KFC Japan expanded the promotion nationwide in 1974 with its long running "Kentucky for Christmas" (Japanese: クリスマスはケンタッキー) or "Kentucky Christmas" (Japanese: ケンタッキークリスマス) advertising campaign.[4] Eating KFC food as a Christmas time meal has since become a widely practiced custom in Japan.[13][14][15] As of 2019, in Japan, Christmas sales of KFC made around Christmas Eve account for nearly five percent of annual revenue.[16]


  1. ^ "Restaurant counts". Yum!. Archived from the original on December 7, 2015. Retrieved Jan 3, 2016.
  2. ^ Tanikawa, Miki (August 18, 2001). "Fried Chicken Dilemma Is Puzzler for KFC Japan". New York Times. Archived from the original on October 5, 2013. Retrieved June 29, 2013.
  3. ^ a b "KFC Japan". Mitsubishi Corporation. Archived from the original on June 22, 2013. Retrieved June 29, 2013.
  4. ^ a b c d e f g "KFC Japan". Mitsubishi Corporation. Archived from the original on May 11, 2013. Retrieved June 29, 2013.
  5. ^ "Colonel's Story". KFC Japan. Yum!. Archived from the original on November 13, 2013. Retrieved November 13, 2013.
  6. ^ a b Carrel, Todd (12 July 1983). "Kentucky Fried Chicken, Japanese Style". Associated Press.
  7. ^ "KFC Japan". Mitsubishi Corporation. Archived from the original on May 11, 2013. Retrieved June 29, 2013.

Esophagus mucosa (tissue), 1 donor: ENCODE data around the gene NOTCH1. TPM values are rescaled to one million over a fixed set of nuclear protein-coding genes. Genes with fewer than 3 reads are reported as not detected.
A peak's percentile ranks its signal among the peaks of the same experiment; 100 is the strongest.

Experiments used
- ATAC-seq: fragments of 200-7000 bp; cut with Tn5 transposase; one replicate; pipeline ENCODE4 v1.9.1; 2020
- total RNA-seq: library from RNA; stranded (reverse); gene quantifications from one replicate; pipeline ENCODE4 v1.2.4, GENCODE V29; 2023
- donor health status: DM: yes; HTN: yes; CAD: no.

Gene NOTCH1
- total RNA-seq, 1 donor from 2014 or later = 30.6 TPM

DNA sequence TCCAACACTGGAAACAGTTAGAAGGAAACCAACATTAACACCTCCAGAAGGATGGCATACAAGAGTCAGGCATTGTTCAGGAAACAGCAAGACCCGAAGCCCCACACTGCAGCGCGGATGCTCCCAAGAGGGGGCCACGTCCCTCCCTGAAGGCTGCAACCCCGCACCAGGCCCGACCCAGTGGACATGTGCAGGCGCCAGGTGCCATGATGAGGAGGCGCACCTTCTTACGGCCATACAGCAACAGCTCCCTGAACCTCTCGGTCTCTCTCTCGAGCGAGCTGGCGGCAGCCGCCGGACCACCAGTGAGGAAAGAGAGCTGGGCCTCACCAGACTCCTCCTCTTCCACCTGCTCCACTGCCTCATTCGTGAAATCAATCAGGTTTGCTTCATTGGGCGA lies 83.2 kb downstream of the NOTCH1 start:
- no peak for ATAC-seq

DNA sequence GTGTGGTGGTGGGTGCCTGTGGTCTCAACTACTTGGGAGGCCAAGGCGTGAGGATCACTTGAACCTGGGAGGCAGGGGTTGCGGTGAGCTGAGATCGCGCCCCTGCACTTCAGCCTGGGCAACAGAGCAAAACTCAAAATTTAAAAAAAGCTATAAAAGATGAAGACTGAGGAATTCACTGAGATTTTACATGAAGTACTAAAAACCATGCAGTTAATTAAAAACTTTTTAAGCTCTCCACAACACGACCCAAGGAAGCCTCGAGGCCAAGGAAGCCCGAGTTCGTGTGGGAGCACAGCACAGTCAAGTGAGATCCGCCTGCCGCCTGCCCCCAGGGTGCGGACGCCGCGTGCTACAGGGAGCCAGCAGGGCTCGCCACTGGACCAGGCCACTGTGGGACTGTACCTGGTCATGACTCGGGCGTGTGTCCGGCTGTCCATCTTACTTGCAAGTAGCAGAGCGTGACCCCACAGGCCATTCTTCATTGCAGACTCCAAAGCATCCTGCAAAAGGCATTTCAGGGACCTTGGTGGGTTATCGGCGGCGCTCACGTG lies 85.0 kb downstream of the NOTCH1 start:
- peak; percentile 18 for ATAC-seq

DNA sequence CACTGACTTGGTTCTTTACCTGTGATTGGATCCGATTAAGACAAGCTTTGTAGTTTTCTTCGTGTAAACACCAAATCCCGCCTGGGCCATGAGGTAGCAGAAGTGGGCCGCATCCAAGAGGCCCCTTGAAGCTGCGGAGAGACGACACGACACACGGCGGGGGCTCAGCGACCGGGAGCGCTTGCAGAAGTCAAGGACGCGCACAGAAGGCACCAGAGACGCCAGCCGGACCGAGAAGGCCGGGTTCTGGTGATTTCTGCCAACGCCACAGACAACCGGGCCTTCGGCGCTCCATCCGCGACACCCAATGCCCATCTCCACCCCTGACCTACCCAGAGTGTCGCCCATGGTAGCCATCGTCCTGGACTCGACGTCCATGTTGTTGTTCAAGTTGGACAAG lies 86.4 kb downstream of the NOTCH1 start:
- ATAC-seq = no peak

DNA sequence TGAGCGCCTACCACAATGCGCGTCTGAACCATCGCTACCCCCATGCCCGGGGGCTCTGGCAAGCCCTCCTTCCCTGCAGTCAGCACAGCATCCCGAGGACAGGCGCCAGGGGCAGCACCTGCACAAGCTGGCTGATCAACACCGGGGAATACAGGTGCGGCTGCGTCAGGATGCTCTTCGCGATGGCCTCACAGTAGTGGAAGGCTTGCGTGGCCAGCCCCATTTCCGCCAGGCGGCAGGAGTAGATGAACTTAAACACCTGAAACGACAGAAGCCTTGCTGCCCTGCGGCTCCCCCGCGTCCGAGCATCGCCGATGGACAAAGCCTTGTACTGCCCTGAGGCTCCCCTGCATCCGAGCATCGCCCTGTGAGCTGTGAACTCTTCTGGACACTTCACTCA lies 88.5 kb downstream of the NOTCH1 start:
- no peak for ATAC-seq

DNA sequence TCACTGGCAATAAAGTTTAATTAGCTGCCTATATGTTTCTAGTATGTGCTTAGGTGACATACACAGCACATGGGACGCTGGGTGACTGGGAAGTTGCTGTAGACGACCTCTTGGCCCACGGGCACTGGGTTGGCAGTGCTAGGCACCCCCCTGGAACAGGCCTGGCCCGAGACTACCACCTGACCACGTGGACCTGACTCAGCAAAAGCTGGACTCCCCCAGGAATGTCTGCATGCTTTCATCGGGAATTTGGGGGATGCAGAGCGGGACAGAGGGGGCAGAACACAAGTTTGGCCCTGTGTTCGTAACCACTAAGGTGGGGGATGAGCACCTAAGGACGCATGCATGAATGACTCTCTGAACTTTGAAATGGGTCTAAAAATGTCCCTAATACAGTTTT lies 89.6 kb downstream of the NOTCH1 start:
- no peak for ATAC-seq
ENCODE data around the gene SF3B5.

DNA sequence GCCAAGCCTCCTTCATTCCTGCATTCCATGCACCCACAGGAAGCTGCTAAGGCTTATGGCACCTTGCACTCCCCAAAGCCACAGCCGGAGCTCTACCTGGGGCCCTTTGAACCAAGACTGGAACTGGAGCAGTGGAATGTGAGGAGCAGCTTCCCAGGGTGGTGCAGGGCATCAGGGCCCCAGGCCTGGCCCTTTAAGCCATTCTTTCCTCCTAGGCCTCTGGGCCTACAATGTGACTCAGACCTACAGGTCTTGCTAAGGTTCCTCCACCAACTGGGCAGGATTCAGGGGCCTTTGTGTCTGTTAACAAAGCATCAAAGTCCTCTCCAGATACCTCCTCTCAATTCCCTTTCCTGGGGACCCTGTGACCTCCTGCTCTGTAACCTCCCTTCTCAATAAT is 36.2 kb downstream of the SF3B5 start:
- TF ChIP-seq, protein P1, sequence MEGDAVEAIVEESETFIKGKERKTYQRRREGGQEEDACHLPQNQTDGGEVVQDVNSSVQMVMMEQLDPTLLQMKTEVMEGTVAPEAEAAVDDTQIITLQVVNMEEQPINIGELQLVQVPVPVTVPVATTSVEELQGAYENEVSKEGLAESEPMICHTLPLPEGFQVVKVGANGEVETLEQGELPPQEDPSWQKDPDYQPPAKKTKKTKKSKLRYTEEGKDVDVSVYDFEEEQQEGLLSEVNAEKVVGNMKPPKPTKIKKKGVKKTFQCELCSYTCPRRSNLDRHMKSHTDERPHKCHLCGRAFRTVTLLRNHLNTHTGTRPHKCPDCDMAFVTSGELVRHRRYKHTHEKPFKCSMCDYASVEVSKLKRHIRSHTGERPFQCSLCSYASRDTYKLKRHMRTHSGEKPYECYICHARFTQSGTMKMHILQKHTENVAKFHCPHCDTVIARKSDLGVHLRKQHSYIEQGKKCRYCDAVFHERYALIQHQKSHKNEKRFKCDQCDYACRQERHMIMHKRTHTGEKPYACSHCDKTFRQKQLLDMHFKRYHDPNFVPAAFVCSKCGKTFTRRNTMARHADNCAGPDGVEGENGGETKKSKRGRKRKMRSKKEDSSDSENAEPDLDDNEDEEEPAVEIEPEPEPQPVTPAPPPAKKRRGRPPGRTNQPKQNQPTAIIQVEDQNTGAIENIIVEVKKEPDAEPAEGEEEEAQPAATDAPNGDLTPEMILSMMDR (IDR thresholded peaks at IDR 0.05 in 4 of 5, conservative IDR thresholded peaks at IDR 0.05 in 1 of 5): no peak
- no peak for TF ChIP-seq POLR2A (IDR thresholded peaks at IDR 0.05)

8. ^ a b "Competition Gains on Colonel Sanders in Japan". Los Angeles Times. August 14, 1995. Archived from the original on November 13, 2013. Retrieved June 29, 2013.
  9. ^ Okawara, Takeshi (Summer 1993). "Universality and particularity in globalization". Business Quarterly. 57 (4): 128–134.
  10. ^ Karan, Pradyumna (12 September 2010). Japan in the 21st Century: Environment, Economy, and Society. University Press of Kentucky. p. 330. ISBN 978-0-8131-2763-7. Archived from the original on 20 September 2023. Retrieved 18 October 2016.
  11. ^ "Mitsubishi takes over Kentucky Fried Chicken Japan for ¥14.83 billion". Japan Times. December 9, 2007. Archived from the original on November 13, 2013. Retrieved June 29, 2013.
  12. ^ Barton, Eric (December 19, 2016). "Why Japan celebrates Christmas with KFC". BBC Worklife. Archived from the original on February 22, 2020. Retrieved January 18, 2020.
  13. ^ Smith, K. Annabelle (December 14, 2012). "Why Japan is Obsessed with Kentucky Fried Chicken on Christmas". Smithsonian. Archived from the original on 2015-12-22. Retrieved 2015-12-16.
  14. ^ Gebreyes, Rahel (December 11, 2014). "How KFC Became A Part Of Japan's Christmas Traditions". The Huffington Post/The World Post.
  15. ^ Quigley, J.T., "A Kentucky Fried Christmas in Japan", The Diplomat, archived from the original on 2015-12-22, retrieved 2015-12-16
  16. ^ Anthony Dennis (December 24, 2019). "Why Japan is obsessed with KFC at Christmas". Stuff. Archived from the original on December 24, 2019. Retrieved December 24, 2019.